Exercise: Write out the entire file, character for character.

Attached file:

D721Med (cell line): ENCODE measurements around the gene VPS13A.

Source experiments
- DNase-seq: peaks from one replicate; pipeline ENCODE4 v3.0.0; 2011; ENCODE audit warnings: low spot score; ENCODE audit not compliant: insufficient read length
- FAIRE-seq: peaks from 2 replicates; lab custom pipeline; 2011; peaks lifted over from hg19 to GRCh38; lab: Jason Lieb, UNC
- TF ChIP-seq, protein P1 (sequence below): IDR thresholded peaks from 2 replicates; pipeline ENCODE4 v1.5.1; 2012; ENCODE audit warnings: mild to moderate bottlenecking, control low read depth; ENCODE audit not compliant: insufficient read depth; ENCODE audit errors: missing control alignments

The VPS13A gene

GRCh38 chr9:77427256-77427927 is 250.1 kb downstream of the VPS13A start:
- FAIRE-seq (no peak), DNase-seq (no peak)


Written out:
D721Med (cell line): ENCODE measurements around the gene VPS13A.

Source experiments
- DNase-seq: peaks from one replicate; pipeline ENCODE4 v3.0.0; 2011; ENCODE audit warnings: low spot score; ENCODE audit not compliant: insufficient read length
- FAIRE-seq: peaks from 2 replicates; lab custom pipeline; 2011; peaks lifted over from hg19 to GRCh38; lab: Jason Lieb, UNC
- TF ChIP-seq, protein P1 (sequence below): IDR thresholded peaks from 2 replicates; pipeline ENCODE4 v1.5.1; 2012; ENCODE audit warnings: mild to moderate bottlenecking, control low read depth; ENCODE audit not compliant: insufficient read depth; ENCODE audit errors: missing control alignments

The VPS13A gene

GRCh38 chr9:77427256-77427927 is 250.1 kb downstream of the VPS13A start:
- FAIRE-seq (no peak), DNase-seq (no peak)